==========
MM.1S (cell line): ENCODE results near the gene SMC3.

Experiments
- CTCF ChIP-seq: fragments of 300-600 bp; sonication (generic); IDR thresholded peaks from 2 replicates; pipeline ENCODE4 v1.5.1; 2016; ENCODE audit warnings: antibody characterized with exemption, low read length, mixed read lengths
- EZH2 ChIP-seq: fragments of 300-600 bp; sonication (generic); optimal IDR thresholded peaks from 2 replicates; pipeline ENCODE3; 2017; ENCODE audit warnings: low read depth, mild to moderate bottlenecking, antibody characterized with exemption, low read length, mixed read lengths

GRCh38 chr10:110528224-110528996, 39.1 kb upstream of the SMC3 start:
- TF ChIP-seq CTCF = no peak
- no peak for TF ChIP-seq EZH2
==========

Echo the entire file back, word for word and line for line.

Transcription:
MM.1S (cell line): ENCODE results near the gene SMC3.

Experiments
- CTCF ChIP-seq: fragments of 300-600 bp; sonication (generic); IDR thresholded peaks from 2 replicates; pipeline ENCODE4 v1.5.1; 2016; ENCODE audit warnings: antibody characterized with exemption, low read length, mixed read lengths
- EZH2 ChIP-seq: fragments of 300-600 bp; sonication (generic); optimal IDR thresholded peaks from 2 replicates; pipeline ENCODE3; 2017; ENCODE audit warnings: low read depth, mild to moderate bottlenecking, antibody characterized with exemption, low read length, mixed read lengths

GRCh38 chr10:110528224-110528996, 39.1 kb upstream of the SMC3 start:
- TF ChIP-seq CTCF = no peak
- no peak for TF ChIP-seq EZH2